In a striking blow for Volkswagen, the Californian Air Resource Board (CARB) has sent VW a letter detailing the rejection of a proposed fix on the 2.0-litre TDI diesel engines involved in the world-wide dieselgate scandal.
Only last week Volkswagen was optimistic about a deal being struck. Now however the Californian Air Resource Board has detailed the fix as “incomplete, substantially deficient and falls far short of meeting the legal requirements”.
Volkswagen’s software tweaks allowed its range of 2.0-litre diesel engines to be sold, despite the powertrains emitting up to 40 times the legal limit of pollution.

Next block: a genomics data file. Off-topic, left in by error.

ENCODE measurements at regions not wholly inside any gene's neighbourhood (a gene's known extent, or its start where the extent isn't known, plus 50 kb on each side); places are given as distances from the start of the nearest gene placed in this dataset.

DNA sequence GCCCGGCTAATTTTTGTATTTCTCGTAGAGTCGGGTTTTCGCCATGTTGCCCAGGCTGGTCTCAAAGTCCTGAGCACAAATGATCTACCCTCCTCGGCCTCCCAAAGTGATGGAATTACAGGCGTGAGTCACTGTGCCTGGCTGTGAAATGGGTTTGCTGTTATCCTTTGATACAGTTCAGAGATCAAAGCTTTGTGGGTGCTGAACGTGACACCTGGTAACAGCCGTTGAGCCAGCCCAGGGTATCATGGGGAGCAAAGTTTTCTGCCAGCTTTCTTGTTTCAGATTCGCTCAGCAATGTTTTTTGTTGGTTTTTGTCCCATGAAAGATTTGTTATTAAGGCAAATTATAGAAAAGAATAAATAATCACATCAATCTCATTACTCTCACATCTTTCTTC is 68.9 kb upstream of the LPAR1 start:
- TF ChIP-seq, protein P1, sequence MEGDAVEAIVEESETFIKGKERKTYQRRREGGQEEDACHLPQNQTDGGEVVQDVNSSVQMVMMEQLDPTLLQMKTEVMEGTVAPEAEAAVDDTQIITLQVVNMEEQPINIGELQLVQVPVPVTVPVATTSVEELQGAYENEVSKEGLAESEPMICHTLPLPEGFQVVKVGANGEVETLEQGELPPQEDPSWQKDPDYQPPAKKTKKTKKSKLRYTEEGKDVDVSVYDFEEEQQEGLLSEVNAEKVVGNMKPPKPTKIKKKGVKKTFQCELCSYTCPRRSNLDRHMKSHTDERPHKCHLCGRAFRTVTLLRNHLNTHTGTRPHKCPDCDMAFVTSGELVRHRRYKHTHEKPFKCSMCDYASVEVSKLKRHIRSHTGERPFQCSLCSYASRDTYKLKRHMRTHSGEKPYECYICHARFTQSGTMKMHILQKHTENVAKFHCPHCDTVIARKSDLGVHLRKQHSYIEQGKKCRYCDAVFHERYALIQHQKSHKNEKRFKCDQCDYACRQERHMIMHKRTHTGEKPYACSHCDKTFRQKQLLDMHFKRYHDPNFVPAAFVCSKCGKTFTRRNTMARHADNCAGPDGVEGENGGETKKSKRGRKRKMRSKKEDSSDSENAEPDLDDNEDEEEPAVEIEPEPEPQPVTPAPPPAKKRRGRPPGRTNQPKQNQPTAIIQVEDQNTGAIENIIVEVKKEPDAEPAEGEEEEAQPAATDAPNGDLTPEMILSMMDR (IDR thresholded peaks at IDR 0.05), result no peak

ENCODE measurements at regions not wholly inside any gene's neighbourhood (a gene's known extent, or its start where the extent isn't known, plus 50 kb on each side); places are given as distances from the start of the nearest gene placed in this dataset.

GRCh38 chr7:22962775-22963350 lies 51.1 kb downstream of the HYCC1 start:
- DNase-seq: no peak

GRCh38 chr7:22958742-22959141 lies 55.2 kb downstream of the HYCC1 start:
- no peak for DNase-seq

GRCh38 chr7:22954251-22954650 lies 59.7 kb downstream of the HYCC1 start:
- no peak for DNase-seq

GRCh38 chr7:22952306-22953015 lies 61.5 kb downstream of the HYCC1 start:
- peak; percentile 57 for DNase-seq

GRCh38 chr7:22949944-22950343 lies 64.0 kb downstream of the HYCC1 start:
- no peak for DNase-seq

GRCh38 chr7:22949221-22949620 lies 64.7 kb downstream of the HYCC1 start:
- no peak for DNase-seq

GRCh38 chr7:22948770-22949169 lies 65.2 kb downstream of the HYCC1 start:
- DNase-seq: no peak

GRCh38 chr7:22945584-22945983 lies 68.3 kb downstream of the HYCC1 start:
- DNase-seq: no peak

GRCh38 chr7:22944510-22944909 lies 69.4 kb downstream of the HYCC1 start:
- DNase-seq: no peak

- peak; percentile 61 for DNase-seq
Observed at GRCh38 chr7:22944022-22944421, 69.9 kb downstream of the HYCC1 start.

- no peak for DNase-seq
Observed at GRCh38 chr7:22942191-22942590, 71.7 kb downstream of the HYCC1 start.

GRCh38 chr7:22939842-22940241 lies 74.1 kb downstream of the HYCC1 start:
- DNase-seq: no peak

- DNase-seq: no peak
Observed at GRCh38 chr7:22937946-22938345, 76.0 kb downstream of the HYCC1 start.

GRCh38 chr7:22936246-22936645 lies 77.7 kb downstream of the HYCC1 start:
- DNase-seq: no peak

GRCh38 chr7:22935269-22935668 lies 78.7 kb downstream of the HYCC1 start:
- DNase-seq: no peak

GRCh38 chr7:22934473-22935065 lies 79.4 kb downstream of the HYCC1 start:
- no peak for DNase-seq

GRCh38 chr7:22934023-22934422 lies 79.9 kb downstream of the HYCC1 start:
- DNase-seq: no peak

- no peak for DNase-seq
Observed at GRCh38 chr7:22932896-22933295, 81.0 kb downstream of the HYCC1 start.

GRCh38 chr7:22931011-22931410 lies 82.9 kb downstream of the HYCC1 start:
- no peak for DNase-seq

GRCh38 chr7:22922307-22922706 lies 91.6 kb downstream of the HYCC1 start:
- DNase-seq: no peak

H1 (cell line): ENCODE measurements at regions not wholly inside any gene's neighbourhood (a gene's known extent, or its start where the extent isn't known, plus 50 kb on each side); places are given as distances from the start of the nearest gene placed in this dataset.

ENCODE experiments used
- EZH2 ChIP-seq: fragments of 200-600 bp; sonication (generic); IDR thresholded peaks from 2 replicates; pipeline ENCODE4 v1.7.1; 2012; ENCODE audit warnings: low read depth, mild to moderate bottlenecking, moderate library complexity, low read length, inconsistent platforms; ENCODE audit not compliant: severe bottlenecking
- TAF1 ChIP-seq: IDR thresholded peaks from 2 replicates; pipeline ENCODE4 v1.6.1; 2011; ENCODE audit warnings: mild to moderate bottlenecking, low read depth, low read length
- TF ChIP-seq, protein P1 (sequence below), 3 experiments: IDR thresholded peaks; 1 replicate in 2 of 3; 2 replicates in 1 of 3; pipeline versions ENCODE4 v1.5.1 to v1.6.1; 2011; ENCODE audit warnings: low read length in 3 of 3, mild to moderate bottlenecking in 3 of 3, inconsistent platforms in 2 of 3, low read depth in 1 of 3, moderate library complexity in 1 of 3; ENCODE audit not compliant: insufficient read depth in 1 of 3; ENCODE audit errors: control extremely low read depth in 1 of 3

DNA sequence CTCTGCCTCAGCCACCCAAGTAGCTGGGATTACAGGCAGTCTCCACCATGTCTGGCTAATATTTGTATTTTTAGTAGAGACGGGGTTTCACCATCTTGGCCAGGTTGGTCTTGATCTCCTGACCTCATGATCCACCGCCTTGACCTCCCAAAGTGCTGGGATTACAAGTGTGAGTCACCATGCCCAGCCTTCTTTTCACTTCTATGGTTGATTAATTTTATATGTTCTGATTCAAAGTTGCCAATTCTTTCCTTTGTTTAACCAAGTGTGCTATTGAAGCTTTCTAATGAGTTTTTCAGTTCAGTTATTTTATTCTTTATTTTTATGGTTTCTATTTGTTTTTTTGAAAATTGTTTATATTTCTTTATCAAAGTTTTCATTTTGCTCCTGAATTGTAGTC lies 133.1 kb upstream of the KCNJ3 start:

For now, there was no mention of fines or further legal action, however, CARB issued Volkswagen with a notice for violating California’s air quality regulations.
As a response, VW CEO Matthias Mueller has flown to the US to meet chief of the Environmental Protection Agency, Gina McCarthy. High on the agenda will be the 600,000 cars in the US alone impacted by the scandal. There are around 11 million world-wide affected.
In a statement issued by the EPA, it shared CARB’s sentiment toward Volkswagen, saying, “Volkswagen has not submitted an approvable recall plan to bring the vehicles into compliance and reduce pollution. EPA has conveyed this to the company previously.”
In related news, Volkswagen is also under pressure to submit a separate fix for a further 80,000 Audi, Volkswagen and Porsche 3.0-litre diesel engines, due on the 2nd of February.